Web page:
A care home in Birmingham is using pigs, chickens, goats and other animals to improve the lives of its residents. Neville Williams House is taking part in a three-year research project looking at how interaction with animals can benefit people with dementia.
NHS guidelines include animal-assisted therapy as one form of intervention which should be available to people with dementia suffering from depression or anxiety.
"It was a leap of faith," says Marcus Fellows, the chief executive of the home. "There were fears about health and safety, illness, disease. People were saying, if you have pigs then they're going to bite people."
But after talking to staff at a local nature centre and consulting carers and residents, Mr Fellows decided to go ahead with keeping a range of outdoor animals on the premises.
At the moment the home has two goats, one pig, two rabbits, a guinea pig, ducks, chickens and an aviary of birds. The animals all live in the garden where residents are free to visit them whenever they like.
The smaller animals and even the goats are also taken indoors so residents can interact with them whatever the weather.
It costs £1,000 a year to feed the animals, which were all either donated or purchased with money given to the home specifically for this purpose. So far there have not been any vets' bills and insurance is covered by the home's existing policy.
Professor Alison Bowes from the University of Stirling is leading a research project which will be focusing on the work done at Neville Williams House.
"It's aiming to identify best practice. We're looking at the quality of life of people with dementia and their family members," she says.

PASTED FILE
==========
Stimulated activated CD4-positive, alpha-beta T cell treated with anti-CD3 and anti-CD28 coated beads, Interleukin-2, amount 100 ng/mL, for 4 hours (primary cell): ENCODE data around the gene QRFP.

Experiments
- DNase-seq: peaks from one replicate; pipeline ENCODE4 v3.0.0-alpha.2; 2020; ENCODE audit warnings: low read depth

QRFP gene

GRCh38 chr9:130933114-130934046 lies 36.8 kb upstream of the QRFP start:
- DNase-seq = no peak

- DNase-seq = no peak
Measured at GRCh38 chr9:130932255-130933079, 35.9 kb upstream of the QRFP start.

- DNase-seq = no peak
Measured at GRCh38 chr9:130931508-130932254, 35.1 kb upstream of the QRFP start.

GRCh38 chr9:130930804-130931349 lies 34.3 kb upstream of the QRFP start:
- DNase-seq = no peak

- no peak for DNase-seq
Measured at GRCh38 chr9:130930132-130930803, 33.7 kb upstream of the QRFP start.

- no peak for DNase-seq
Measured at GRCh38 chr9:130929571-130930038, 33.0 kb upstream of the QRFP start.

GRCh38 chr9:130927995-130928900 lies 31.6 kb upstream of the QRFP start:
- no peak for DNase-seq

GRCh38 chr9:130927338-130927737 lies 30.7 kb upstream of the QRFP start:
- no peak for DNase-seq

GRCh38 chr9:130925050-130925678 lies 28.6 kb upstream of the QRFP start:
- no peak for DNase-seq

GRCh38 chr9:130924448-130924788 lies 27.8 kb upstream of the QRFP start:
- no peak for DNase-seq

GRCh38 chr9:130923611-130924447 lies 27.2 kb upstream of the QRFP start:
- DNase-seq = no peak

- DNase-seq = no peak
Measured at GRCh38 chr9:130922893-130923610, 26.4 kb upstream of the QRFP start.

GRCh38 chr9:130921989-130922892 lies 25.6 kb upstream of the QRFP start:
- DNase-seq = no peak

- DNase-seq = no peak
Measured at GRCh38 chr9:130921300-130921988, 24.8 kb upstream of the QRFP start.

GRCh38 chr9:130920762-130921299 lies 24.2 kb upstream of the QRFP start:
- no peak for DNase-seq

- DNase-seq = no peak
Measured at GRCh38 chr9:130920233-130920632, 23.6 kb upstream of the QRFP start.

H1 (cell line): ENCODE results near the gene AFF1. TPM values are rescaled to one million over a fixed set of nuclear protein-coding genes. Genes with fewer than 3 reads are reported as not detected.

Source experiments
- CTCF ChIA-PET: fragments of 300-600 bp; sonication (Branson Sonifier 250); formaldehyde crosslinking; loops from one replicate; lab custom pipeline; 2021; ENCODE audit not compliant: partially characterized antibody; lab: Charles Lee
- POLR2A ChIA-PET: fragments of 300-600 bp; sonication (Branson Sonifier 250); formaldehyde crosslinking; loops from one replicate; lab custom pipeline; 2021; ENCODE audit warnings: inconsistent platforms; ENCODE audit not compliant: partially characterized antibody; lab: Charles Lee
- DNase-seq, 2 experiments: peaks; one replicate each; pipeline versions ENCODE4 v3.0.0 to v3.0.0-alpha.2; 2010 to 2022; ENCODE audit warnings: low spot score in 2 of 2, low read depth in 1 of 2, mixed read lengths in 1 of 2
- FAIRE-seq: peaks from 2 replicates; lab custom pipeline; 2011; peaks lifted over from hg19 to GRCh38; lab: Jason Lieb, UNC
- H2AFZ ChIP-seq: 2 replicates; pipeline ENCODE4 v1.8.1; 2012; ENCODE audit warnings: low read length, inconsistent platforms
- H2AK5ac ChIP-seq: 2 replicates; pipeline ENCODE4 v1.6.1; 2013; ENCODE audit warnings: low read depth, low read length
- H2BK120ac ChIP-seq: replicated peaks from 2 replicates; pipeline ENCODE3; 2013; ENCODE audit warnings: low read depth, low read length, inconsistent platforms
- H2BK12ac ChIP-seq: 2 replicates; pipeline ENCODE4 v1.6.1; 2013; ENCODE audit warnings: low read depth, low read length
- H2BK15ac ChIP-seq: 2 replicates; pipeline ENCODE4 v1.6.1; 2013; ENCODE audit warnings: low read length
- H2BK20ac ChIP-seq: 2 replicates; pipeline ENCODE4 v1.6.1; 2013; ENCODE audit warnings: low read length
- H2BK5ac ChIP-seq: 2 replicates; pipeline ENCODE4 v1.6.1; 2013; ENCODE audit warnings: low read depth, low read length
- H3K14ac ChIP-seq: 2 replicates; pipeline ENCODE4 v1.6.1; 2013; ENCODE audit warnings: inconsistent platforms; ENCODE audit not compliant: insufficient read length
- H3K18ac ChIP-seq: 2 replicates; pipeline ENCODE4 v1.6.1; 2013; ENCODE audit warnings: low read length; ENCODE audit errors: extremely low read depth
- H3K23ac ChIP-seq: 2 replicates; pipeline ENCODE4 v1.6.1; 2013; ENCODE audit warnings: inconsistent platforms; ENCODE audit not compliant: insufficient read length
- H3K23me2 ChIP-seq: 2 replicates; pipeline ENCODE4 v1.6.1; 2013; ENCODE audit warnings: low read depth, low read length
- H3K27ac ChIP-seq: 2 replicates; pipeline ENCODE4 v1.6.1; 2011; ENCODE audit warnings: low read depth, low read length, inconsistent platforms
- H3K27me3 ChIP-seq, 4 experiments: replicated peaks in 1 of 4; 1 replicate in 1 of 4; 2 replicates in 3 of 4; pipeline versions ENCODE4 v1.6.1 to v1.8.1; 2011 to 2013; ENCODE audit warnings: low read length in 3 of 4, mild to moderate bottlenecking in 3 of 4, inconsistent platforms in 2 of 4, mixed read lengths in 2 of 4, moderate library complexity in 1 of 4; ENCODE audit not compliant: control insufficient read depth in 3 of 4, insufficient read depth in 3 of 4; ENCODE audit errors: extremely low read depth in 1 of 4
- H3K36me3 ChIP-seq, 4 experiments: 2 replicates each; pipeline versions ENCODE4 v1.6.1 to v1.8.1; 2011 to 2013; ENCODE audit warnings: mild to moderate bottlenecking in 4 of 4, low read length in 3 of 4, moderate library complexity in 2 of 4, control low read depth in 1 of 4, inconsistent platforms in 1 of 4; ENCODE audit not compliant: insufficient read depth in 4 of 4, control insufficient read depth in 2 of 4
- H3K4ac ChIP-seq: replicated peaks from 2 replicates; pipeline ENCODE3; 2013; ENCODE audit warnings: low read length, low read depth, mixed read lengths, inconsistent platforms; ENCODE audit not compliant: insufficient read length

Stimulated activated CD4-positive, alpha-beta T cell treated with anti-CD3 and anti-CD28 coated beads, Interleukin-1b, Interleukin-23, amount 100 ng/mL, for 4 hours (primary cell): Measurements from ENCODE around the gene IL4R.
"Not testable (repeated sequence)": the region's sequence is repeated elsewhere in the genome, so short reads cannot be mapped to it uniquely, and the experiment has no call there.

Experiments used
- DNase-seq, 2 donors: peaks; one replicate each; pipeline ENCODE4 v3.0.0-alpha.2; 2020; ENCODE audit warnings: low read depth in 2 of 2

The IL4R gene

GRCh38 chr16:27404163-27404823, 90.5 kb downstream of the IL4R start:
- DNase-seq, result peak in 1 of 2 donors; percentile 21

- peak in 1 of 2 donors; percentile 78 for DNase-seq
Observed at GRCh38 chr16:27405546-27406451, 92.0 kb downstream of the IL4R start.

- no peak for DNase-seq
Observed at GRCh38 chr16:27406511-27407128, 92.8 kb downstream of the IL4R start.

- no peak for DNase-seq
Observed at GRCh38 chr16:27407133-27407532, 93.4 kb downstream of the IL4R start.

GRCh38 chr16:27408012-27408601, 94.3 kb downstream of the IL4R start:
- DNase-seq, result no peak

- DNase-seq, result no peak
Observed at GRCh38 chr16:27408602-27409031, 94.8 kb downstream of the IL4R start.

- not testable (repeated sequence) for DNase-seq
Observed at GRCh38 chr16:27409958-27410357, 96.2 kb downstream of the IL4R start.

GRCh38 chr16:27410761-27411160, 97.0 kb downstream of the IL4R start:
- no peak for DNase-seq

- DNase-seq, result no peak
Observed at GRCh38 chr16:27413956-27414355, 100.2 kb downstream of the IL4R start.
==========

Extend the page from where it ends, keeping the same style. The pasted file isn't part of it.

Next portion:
The project will also be analysing previous research on the effects of animal interventions.
Jane Fossey, a clinical psychologist and deputy chairman of The Society of Companion Animal Studies, says there is a lot of small-scale and anecdotal evidence that animals can improve the quality of life of people with dementia.
One study found that having a fish tank present increases the nutritional intake of people with dementia and another found that companion animals reduce verbal aggression and anxiety in people with Alzheimer's disease.
Back at Neville Williams House the residents are delighted with their new companions. Flo Condon, 85, is a day visitor there.
She says everyone loves the animals and fights over who will get to care for them. "You always have something in your pocket for them when nobody's looking," she says.
Christine Adams, whose mother is a full-time resident at the home, says she has noticed a difference since the animals have been around.
"It's helped her with her speech and you can see that she becomes much more animated when she's near the animals."
Mrs Adams says having the animals around is also useful when her children and grandchildren visit.
"When we go out into the garden it gives us a lot to talk about because in the home you get a bit limited about what you can talk about. It's like having a family outing but still on the premises."
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